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Imagine an electric car with the same acceleration capability as a gas-powered sports car, or ultrafast rechargeable “batteries” that can be recharged a thousand times more than existing conventional batteries. According to physicists at North Carolina State University, all of these things are possible, thanks to their research on a polymer – or plastic material – that when used as a dielectric in capacitors may allow the capacitors to store up to seven times more energy than those currently in use.
Capacitors, like batteries, are a means of storing energy. Unlike batteries, capacitors don’t rely on a chemical reaction to produce the energy being stored. Instead, capacitors use polarization, the separation of positively and negatively charged particles, for energy storage. Part of this process involves applying an electric field to a dielectric material within the capacitor.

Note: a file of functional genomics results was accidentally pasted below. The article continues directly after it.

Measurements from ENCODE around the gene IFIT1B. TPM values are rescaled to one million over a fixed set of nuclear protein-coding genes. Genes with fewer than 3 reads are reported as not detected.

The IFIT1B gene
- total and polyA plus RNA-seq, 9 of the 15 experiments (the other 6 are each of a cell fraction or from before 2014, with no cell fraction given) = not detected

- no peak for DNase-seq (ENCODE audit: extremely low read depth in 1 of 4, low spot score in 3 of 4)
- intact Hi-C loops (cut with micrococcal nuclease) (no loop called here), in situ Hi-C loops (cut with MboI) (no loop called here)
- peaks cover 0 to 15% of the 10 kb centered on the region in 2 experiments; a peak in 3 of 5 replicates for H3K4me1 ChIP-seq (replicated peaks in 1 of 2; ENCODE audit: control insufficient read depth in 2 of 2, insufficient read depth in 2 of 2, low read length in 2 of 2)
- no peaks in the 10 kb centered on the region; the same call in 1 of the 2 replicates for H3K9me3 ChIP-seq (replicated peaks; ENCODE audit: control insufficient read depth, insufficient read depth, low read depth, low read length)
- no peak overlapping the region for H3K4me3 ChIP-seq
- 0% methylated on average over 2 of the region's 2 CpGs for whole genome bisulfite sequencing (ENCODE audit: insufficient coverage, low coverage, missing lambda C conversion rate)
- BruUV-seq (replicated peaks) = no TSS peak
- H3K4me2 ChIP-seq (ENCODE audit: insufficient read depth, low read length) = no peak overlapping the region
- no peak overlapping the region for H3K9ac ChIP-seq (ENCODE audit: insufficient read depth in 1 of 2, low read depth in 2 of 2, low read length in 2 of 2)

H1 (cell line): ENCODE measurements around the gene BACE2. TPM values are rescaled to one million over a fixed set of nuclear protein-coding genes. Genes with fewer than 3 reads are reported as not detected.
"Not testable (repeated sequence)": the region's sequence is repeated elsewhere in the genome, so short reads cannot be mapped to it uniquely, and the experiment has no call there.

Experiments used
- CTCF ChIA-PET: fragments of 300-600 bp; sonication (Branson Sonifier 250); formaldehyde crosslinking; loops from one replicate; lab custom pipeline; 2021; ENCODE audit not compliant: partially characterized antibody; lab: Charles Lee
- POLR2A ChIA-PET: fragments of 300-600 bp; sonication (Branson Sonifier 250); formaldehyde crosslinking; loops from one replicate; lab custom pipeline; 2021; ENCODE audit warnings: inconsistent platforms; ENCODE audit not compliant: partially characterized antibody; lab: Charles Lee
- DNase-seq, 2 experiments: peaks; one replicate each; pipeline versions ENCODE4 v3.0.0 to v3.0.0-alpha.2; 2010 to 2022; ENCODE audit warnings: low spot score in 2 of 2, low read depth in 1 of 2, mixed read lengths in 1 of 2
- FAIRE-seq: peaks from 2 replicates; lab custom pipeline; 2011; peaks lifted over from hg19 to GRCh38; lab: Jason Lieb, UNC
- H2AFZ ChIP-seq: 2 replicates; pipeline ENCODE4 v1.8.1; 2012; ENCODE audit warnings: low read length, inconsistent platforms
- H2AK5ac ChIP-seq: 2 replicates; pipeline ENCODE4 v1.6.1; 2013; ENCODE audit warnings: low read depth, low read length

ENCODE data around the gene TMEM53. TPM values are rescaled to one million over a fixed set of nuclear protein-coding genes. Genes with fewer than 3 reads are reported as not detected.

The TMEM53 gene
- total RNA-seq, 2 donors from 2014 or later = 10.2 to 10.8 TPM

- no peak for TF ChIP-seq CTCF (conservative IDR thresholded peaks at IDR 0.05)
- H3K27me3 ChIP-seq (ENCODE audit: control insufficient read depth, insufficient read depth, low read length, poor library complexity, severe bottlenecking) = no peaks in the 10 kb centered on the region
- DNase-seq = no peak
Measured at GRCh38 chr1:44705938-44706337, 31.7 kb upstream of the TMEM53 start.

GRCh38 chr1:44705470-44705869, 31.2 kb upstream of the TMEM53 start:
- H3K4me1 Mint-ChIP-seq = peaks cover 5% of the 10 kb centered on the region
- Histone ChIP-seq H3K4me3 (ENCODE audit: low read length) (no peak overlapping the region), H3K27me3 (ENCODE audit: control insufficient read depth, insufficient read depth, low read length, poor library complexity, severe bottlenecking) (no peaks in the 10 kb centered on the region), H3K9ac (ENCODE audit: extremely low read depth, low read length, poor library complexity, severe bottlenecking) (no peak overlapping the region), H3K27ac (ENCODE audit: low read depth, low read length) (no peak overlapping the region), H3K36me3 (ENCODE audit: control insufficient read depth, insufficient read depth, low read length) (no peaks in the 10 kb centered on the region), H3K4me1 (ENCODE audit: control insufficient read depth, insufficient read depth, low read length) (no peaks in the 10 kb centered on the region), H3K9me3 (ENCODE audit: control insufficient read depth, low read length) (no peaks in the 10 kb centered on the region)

Dielectric material is usually a solid material that isn’t a good conductor of electricity – like ceramic, glass or plastic – but that will support an electrostatic field. When voltage is applied to a dielectric, an electrostatic field is created. The atoms within the material polarize, enabling the capacitor to store energy that can be quickly released on demand.
This ability to release large amounts of energy quickly makes capacitors especially useful in anything requiring quick acceleration times.